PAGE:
The point is to get a feel for both vipassana and samatha. Don't try to avoid samatha, it's not like it's bad for your teeth or anything emoticon You sound like you're already aware of the potential "traps" like becoming a bliss junkie or getting too fascinated by the powers. So with this in mind, you don't have to be afraid to do a bit of exploring.

A couple of "rules of thumb" I find useful: fast, moment-to-moment: vipassana. "Tuning into" slowly vibrating things: more likely samatha. Repeating a mental note at regular intervals until the word gains a kind of solidity, standing out there on its own, sustained by the repetitions: samatha. "shooting aliens" with the mental notes: vipassana.

Have fun exploring concentration states. Ride the confidence and other good qualities these states convey to do more vipassana.

Cheers,
Florian

RE: Noting - what is essential? Am I doing it correctly?
Answer
10/28/09 10:24 AM as a reply to Ben Turale.
Benjamin Turale:
I realise that the title of this thread might be a slap in the face to the rather extensive amount of literature on the subject (Practical Insight Meditation, Vipassana Meditation Exercises, Dan's book etc). And I've bugged Dan, Kenneth and theprisonergreco on several times with my questions. But I know you'll understand when I say that the instructions are so damn simple sometimes that my western mind has trouble grasping them.

So here I am, in a place finally where I am able to observe all phenomena as phenomena pretty consistenly. Here is what I'd really appreciate some enlightened perspectives on (from you guys - the cyberspace sangha). This is the best I've been able to explain it so far.

I did a 21 day retreat where I told myself 'bugger it, I'm just going to watch everything'. And I got into some interesting territory.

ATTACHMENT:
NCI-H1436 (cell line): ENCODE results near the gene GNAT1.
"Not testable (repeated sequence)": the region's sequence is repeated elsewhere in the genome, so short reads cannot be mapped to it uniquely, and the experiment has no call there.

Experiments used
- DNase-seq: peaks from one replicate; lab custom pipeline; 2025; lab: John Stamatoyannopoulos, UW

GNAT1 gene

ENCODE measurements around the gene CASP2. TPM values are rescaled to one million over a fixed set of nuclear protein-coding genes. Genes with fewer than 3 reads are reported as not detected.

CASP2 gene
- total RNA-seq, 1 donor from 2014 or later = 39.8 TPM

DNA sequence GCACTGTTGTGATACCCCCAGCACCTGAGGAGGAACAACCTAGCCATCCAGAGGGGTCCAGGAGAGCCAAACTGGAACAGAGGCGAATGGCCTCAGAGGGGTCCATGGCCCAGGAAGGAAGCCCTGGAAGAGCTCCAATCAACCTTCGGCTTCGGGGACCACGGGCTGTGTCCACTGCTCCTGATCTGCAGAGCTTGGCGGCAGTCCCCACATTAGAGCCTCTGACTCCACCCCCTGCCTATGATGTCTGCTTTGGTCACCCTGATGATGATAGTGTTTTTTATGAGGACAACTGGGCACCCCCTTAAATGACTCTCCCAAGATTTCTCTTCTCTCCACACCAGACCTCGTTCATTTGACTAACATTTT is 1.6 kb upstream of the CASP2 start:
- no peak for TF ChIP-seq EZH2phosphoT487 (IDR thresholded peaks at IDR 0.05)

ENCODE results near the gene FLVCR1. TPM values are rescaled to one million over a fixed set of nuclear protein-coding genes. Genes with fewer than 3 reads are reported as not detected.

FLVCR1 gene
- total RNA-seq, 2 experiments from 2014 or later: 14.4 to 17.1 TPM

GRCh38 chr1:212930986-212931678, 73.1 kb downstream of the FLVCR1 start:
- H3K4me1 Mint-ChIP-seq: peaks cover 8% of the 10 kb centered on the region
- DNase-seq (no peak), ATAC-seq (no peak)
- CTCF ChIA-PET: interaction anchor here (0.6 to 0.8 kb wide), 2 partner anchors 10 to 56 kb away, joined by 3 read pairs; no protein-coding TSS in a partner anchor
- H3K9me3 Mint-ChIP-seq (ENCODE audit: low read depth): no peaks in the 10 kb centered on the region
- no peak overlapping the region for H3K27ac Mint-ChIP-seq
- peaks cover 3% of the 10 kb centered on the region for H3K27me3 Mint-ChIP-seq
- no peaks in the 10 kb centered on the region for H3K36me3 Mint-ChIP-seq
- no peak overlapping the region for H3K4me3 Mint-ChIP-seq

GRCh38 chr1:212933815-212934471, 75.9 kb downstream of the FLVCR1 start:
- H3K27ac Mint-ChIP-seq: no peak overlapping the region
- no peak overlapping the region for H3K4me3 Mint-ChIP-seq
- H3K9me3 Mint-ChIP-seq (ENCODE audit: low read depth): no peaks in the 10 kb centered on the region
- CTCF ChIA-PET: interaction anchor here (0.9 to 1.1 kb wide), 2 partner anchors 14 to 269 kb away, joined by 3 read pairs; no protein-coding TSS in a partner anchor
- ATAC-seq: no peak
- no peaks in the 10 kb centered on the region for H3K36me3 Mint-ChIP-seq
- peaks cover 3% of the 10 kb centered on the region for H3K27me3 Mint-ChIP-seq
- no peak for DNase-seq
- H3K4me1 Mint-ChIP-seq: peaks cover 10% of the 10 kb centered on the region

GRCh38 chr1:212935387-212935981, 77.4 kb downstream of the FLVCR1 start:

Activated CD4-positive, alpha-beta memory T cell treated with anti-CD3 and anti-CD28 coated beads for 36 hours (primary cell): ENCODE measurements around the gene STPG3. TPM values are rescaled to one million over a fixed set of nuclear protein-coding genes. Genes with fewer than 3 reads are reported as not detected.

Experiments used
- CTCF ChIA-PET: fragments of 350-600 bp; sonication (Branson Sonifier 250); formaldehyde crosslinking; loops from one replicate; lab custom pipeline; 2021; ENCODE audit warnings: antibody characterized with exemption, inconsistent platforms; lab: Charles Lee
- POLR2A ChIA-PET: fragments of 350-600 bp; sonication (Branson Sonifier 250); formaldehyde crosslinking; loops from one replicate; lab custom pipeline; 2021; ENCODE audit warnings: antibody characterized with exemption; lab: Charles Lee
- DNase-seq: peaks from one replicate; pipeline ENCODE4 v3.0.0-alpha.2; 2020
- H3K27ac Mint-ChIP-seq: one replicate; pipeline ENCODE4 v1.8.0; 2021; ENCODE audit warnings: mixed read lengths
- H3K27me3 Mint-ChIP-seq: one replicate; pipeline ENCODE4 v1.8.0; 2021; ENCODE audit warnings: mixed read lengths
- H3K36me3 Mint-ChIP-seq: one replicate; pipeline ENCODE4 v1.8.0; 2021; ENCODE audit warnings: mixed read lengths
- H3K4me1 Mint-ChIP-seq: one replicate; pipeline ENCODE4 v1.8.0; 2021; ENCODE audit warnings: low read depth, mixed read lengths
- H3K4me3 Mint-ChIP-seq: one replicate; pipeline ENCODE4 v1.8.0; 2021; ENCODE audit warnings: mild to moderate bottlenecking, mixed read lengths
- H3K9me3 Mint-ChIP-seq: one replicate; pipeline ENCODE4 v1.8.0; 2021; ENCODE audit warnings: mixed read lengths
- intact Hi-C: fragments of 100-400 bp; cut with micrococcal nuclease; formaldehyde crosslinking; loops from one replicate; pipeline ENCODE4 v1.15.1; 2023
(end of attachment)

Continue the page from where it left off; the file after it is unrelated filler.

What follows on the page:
Now, after more and more practise in my daily sitting, I can stay in the present pretty darn well. I can move with things as they speed up, slow down, and the general curveballs that maya seems to throw. I know every phenomena is new (thus, anicca) because I have to keep renewing my awareness every second to the present. My practise every moment is like going 'here. here. here.' with my attention.

I worry though that what I'm doing is samatha practise - because Dan mentions in his book that we can develop concentration by observating reality and extending the illusion of solidarity, rather than observing it fall away. Also because this practise tends to lead me to tranquility, sometimes wierd rapture. It also led me to an experience twice on my last retreat that I'm unsure was 1st Jhana samatha or A + P.

I feel a bit stuck, not knowing if I'm doing samatha or vipassana. I know I can just "observe the stuckness" but I'd really like to know if something is wrong in my approach because otherwise I'm just wasting my time. And I realise it doesn't matter what the content is if you are practising correctly, which is why it is so difficult for me to be sure I am practising correctly - I have no gauge or master to ask. I'd like to get to 1st path, and don't want to waste my time at this point cultivating jhanas.

This brings me to the point of noting and what is essential - I quote Mahasi - "never verbally repeat the words 'rising, falling', and do not think of rising and falling as words. Be aware only of the actual process of rising and falling movement of the abdomen".